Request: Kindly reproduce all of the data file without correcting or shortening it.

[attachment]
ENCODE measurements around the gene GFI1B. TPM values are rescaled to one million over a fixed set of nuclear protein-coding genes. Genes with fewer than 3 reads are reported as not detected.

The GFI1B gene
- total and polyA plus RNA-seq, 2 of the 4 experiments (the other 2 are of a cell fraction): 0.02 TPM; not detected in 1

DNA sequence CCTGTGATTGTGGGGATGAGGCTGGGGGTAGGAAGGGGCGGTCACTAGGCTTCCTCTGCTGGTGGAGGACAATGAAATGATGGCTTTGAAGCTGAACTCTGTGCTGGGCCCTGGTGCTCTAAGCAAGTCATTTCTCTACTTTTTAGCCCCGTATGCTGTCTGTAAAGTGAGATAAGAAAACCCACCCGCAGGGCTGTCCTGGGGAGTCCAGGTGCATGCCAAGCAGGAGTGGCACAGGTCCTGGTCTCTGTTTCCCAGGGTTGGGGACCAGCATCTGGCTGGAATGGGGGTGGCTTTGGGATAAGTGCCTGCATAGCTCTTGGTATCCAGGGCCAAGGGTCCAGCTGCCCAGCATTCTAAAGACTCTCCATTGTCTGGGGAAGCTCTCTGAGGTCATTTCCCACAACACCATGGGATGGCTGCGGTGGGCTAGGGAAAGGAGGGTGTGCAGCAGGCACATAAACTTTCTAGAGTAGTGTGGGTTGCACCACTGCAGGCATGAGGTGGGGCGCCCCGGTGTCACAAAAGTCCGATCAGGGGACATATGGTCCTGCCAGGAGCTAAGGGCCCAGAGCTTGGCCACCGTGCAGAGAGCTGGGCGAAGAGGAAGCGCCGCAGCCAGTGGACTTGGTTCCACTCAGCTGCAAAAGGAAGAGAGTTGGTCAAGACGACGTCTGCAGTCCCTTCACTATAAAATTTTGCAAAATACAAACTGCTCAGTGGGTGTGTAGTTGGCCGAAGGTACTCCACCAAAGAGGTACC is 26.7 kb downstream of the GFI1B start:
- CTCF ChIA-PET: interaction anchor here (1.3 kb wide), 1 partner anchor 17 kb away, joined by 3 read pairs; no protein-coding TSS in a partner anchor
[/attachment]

ENCODE measurements around the gene GFI1B. TPM values are rescaled to one million over a fixed set of nuclear protein-coding genes. Genes with fewer than 3 reads are reported as not detected.

The GFI1B gene
- total and polyA plus RNA-seq, 2 of the 4 experiments (the other 2 are of a cell fraction): 0.02 TPM; not detected in 1

DNA sequence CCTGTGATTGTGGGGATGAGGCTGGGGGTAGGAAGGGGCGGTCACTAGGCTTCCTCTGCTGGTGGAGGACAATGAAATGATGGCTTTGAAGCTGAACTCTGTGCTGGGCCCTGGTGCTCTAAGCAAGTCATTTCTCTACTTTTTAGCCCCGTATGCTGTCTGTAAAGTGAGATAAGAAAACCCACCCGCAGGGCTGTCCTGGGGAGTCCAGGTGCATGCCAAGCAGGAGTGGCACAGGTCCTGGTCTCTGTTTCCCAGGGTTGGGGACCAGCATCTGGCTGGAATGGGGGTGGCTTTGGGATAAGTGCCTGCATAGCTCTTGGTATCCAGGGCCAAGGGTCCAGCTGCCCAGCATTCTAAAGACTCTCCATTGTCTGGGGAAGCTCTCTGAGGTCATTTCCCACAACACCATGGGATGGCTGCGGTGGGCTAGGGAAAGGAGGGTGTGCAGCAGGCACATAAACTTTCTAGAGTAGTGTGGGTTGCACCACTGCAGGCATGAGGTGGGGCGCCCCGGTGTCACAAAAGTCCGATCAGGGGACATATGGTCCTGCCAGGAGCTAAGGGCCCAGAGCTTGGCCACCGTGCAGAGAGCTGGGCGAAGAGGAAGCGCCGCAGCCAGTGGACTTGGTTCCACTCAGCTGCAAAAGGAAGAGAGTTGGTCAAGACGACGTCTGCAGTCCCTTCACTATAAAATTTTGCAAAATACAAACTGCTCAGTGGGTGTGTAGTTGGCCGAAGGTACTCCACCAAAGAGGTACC is 26.7 kb downstream of the GFI1B start:
- CTCF ChIA-PET: interaction anchor here (1.3 kb wide), 1 partner anchor 17 kb away, joined by 3 read pairs; no protein-coding TSS in a partner anchor